No Story, Like a Good Wine, Before Its Time
The longer I’m involved in the publishing journey the more distressed I become with the publishers who prey on new writers. The one thing new writers have in common is impatience. They’ve written something and they want it published, sooner rather than later. That makes them an easy mark for a publisher who can be paid to make that happen.
I recently finished reading a book that was published by a well-known Christian publisher for a promising writer. The publisher did that author a grave disservice in my opinion. The story was a long way from being ready for publication. It’s a good story, an interesting piece of history, a fascinating premise. Aside from the noticeable lack of editing – lack of punctuation, sentences that disappear mid-stream, information that has no bearing on the story – the bigger problem is that the story isn’t told. There is more story told in the epilogue than in the content. The editor should have advised the writer to decide whether it would be historical fiction or nonfiction, and choose a point of view from which to tell the story. The editor missed the opportunity to mentor a writer and help develop an author. Instead they published an early draft, which in the long run, will hurt the author’s chances of developing a readership.
I was blessed with a mentor/editor at the very beginning of my journey. Robbie Butler White liked my work. But she didn’t publish it. Instead she spent hours in London teaching me how to make my story worth publishing. She taught me how to use the editing features on my computer and sent red and green comments flying across the pond. After a few chapters of looking for specific things, she’d say, “Now, take what I’ve shown you and do the same thing in the next two chapters. Then send them over.” Thanks to Robbie I am very quick to recognize misplaced modifiers and extraneous information. For every sentence that lasts through the first draft, I’ve probably already removed two. From her I learned how many ways there are to say the same thing, how to shuffle the words to find a flow. The Avery and Gunner books are what they are because Robbie spent two and a half years editing and teaching me how to edit. I wish every new writer could have someone like her.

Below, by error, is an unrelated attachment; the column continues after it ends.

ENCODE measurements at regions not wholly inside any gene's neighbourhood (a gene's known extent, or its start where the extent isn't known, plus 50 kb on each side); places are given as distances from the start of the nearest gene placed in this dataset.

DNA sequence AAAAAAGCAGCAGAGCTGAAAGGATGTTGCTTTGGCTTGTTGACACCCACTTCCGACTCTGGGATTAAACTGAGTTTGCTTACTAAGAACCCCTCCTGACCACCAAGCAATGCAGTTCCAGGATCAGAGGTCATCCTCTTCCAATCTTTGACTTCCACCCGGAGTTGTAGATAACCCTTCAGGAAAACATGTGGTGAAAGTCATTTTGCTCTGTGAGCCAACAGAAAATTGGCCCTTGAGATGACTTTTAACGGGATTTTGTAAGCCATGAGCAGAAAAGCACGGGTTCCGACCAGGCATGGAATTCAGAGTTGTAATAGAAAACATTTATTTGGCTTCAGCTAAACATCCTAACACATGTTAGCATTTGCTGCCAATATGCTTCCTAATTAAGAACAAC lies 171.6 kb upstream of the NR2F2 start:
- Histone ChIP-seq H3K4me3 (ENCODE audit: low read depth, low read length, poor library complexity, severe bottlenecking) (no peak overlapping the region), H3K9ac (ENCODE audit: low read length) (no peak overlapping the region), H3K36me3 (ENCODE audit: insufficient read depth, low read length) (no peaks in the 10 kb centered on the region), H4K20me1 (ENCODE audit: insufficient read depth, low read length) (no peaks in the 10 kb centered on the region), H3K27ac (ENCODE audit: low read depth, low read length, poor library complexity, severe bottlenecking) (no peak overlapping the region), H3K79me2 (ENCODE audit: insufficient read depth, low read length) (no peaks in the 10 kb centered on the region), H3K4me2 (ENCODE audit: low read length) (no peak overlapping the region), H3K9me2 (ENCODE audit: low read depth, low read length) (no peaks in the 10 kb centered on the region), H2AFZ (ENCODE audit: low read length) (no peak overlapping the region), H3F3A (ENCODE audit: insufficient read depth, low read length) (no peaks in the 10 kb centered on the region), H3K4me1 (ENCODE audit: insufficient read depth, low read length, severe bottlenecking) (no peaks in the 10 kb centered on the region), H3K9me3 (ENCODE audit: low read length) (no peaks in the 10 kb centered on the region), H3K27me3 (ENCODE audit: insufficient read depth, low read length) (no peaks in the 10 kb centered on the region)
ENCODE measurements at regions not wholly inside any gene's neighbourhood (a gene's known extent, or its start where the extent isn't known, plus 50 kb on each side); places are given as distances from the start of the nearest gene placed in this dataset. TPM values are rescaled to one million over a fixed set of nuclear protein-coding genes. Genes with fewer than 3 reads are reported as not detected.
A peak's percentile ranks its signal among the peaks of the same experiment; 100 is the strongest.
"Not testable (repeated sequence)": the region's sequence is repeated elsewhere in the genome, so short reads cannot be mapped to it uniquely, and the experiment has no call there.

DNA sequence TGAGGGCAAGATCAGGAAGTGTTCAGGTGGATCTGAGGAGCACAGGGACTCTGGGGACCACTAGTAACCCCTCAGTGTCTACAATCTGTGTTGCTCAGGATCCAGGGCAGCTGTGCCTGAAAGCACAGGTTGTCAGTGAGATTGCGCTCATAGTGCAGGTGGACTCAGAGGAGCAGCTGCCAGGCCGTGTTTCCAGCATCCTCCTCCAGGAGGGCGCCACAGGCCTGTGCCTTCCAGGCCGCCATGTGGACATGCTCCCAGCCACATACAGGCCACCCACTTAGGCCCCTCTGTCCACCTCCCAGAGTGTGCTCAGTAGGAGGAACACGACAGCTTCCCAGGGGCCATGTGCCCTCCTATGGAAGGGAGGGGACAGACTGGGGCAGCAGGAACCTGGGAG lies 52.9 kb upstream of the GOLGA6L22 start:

I’m still learning and I’m eager to see editors’ questions, comments and suggestions and love the rewriting, making it tighter, better. Publishers who stroke their authors and allow them, even encourage them, to publish work before it’s ready, take their money and tell them well done, I think are one of the biggest problems with the quality of today’s books. A good book, like Paul Masson wine, should never be sold before its time.